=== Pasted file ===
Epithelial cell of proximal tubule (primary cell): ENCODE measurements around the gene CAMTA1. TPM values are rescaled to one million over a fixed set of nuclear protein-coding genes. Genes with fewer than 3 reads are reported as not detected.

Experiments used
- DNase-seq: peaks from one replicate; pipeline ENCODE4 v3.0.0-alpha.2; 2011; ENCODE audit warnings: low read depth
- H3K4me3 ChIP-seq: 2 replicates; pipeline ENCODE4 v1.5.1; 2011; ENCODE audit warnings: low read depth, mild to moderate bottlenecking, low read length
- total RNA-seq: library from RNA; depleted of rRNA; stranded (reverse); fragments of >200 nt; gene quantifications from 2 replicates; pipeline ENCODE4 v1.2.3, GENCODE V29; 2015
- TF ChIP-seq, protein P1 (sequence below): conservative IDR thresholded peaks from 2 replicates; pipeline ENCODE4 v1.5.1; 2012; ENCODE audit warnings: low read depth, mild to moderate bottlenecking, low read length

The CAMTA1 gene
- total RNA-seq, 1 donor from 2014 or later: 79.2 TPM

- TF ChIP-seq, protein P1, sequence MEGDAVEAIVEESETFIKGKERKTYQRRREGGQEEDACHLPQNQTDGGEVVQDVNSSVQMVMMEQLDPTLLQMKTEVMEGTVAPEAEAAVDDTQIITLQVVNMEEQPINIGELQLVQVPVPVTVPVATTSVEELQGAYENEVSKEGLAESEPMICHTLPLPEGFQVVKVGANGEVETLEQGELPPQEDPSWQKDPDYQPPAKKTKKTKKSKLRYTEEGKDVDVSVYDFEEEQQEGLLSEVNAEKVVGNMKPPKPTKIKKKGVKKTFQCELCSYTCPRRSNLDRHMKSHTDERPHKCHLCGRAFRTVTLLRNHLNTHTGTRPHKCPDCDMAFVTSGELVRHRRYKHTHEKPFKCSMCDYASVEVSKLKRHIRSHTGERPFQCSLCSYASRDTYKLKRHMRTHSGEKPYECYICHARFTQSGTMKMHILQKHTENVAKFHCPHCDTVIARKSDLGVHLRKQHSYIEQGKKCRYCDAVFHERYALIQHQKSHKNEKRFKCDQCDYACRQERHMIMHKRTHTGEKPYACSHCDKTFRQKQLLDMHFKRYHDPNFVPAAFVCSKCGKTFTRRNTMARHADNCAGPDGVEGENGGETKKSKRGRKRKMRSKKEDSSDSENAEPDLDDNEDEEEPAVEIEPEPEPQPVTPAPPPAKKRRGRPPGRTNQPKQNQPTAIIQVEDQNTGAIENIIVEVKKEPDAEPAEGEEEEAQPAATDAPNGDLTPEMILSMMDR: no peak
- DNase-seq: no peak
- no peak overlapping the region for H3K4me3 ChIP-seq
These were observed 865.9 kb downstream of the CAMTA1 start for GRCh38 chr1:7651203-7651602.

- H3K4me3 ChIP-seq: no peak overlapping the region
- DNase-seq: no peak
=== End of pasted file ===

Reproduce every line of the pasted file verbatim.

Epithelial cell of proximal tubule (primary cell): ENCODE measurements around the gene CAMTA1. TPM values are rescaled to one million over a fixed set of nuclear protein-coding genes. Genes with fewer than 3 reads are reported as not detected.

Experiments used
- DNase-seq: peaks from one replicate; pipeline ENCODE4 v3.0.0-alpha.2; 2011; ENCODE audit warnings: low read depth
- H3K4me3 ChIP-seq: 2 replicates; pipeline ENCODE4 v1.5.1; 2011; ENCODE audit warnings: low read depth, mild to moderate bottlenecking, low read length
- total RNA-seq: library from RNA; depleted of rRNA; stranded (reverse); fragments of >200 nt; gene quantifications from 2 replicates; pipeline ENCODE4 v1.2.3, GENCODE V29; 2015
- TF ChIP-seq, protein P1 (sequence below): conservative IDR thresholded peaks from 2 replicates; pipeline ENCODE4 v1.5.1; 2012; ENCODE audit warnings: low read depth, mild to moderate bottlenecking, low read length

The CAMTA1 gene
- total RNA-seq, 1 donor from 2014 or later: 79.2 TPM

- TF ChIP-seq, protein P1, sequence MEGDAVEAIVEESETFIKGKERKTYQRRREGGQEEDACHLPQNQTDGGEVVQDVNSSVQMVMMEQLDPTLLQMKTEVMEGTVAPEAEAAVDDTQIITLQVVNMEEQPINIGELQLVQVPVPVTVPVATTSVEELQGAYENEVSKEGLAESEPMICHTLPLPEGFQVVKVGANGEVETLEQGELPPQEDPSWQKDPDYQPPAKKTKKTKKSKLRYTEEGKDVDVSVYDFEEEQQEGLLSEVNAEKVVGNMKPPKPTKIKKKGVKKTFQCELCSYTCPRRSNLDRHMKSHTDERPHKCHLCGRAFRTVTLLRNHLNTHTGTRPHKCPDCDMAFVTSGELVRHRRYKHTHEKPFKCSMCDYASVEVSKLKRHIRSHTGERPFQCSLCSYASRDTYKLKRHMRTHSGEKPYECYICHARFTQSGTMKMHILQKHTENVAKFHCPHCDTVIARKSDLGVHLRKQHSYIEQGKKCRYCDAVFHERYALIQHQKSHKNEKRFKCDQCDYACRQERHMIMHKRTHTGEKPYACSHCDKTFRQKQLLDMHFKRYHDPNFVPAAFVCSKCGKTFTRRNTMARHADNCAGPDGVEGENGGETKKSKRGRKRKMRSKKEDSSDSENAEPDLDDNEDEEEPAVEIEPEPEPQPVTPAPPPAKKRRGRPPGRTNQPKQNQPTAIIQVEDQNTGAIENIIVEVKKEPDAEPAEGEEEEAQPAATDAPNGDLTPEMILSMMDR: no peak
- DNase-seq: no peak
- no peak overlapping the region for H3K4me3 ChIP-seq
These were observed 865.9 kb downstream of the CAMTA1 start for GRCh38 chr1:7651203-7651602.

- H3K4me3 ChIP-seq: no peak overlapping the region
- DNase-seq: no peak